Arts and Leisure
Stater Home Page
School of Communication
books cost library a bundle
By Wesam Elrabadi
While cleaning up her attic recently, Cleveland State alumna Ruthie
Alkawaja stumbled upon a book she borrowed from the universitys
library in 1988.
I ended up making my brother take it back, Alkawaja said.
She added I wouldve been too embarrassed to go back
to the library to return the book.
Like Alkawaja, many borrowers have either forgotten to return the materials
borrowed from the library or simply lost them.
In fiscal year 2001, about 1,661 titles were reported missing from the
library, which is 41 percent increase over the 1,182 missing titles in
2000, according to Head Communications Librarian Carol Zsulya.
The universitys fiscal year begins on July 1 and ends on June 30.
Of the 1,661 missing books, 1,388 were among the items loaned out and
borrowed via OhioLINK.
CSU staff members and library patrons were responsible for the loss of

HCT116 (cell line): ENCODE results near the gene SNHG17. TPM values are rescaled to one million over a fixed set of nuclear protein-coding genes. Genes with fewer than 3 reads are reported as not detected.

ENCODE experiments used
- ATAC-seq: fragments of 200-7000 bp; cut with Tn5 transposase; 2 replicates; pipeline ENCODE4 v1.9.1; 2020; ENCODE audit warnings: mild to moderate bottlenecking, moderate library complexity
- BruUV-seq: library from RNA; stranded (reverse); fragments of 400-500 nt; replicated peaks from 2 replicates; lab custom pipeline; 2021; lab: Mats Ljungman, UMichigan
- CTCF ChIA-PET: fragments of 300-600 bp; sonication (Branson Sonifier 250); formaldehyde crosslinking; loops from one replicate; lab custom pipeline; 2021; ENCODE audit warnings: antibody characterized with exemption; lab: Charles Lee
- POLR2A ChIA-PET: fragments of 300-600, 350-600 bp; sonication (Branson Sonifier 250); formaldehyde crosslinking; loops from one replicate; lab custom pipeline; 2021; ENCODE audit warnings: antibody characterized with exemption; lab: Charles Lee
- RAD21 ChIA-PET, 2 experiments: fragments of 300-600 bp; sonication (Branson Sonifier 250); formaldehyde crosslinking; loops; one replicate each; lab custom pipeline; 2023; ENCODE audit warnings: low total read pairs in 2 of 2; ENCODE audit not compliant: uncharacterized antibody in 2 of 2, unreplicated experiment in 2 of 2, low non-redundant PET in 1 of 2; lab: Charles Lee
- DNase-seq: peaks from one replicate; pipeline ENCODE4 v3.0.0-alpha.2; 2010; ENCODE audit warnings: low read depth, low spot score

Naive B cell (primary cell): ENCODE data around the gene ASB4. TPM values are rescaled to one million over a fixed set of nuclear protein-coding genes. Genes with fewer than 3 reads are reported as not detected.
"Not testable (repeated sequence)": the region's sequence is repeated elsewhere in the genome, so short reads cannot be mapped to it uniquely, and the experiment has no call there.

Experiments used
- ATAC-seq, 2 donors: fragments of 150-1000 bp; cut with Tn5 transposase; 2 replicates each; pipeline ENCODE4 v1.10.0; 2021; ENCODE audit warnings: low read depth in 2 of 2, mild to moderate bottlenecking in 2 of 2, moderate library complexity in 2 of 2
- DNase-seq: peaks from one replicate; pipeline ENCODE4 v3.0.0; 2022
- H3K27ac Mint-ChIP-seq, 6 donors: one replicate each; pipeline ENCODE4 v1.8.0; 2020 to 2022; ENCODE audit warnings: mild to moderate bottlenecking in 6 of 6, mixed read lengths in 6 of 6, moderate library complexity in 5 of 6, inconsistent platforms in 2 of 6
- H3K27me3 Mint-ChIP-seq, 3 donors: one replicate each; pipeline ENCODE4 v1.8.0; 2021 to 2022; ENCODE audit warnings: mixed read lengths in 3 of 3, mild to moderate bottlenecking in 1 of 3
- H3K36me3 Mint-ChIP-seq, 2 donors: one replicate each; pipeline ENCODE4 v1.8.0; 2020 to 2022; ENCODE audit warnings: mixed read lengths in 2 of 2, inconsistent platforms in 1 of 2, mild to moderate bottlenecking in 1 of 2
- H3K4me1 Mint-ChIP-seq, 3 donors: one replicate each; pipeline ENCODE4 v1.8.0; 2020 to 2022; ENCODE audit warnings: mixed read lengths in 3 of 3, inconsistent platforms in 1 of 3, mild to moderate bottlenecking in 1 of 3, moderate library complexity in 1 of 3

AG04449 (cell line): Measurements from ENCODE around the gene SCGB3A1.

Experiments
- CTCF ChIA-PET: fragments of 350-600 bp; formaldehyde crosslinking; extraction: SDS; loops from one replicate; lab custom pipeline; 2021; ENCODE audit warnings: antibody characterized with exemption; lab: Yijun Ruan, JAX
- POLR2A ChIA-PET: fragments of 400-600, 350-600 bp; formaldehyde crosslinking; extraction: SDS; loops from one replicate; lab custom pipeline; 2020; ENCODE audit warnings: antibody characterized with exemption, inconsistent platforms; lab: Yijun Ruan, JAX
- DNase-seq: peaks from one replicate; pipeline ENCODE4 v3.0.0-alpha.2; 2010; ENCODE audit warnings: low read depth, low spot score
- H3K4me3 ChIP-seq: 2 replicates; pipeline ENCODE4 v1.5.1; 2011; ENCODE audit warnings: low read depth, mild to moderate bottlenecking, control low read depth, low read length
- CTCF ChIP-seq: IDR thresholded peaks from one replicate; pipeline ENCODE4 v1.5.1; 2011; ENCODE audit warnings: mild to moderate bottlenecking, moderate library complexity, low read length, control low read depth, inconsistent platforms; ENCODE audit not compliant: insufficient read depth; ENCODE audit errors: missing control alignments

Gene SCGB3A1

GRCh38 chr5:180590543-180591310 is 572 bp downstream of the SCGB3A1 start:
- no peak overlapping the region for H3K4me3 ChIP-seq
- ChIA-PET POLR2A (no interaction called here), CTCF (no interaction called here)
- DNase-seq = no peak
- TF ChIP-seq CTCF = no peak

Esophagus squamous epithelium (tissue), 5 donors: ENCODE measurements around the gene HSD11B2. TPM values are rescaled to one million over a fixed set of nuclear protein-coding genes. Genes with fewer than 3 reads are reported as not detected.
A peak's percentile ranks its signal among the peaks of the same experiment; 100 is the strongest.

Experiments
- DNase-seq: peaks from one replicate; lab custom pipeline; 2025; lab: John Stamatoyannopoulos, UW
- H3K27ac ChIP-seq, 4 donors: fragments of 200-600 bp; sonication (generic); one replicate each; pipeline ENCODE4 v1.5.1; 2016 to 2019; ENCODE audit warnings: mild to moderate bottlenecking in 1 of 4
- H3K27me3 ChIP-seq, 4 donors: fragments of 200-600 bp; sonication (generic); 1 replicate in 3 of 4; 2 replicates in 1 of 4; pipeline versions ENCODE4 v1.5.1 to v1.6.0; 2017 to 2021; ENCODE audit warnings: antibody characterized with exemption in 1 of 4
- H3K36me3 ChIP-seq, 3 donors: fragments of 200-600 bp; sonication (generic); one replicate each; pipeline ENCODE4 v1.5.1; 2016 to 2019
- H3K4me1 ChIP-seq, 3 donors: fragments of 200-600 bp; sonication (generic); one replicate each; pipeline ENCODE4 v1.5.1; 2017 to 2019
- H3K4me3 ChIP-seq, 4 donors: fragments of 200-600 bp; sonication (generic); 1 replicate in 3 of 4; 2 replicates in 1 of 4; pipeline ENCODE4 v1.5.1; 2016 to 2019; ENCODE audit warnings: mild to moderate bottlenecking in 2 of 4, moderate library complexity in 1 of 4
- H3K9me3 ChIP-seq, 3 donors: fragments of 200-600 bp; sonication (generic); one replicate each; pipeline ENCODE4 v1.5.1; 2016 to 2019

In fiscal year 2001, the library spent $13,100 for replacing lost materials.
This figure represented about 2 percent of the 2001 book budget, and the
money could have been used to order new books rather than replace the
Each time a faculty, staff member, student or a patron loses a book, a
form is filled out confirming the books disappearance.
For the next three months, a library staff member would search for the
item to make sure it had not been returned to the wrong department.
If unsuccessful in locating a book, the issue is referred to the librarian
in charge of the books subject matter.
The librarian would decide whether to buy a new copy or withdraw the title
from the librarys collection.
Whenever a business, economics or communication book is lost, about
99 percent of the time I just withdraw the title since theres usually
an updated edition or a better, more current resource, Zsulya said.
The librarys patrons, including the universitys staff and
students, have become more careful over the years.
In fiscal year 2003, only 795 titles were reported missing or lost, which
is a 35 percent decrease from the 1,228 items missing in 2002.
During the routine three month follow-up, 310 items were found, 485 titles
were reordered, while 271 were completely withdrawn.
Overall $7,858 was spent on replacements in 2003, according to Zsulya.
Top of Page